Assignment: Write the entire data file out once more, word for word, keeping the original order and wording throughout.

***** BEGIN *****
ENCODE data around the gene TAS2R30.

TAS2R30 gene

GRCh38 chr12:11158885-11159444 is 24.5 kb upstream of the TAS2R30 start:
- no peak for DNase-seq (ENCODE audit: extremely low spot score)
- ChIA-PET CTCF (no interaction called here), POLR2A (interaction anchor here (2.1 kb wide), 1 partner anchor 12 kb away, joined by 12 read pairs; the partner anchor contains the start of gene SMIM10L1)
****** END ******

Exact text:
ENCODE data around the gene TAS2R30.

TAS2R30 gene

GRCh38 chr12:11158885-11159444 is 24.5 kb upstream of the TAS2R30 start:
- no peak for DNase-seq (ENCODE audit: extremely low spot score)
- ChIA-PET CTCF (no interaction called here), POLR2A (interaction anchor here (2.1 kb wide), 1 partner anchor 12 kb away, joined by 12 read pairs; the partner anchor contains the start of gene SMIM10L1)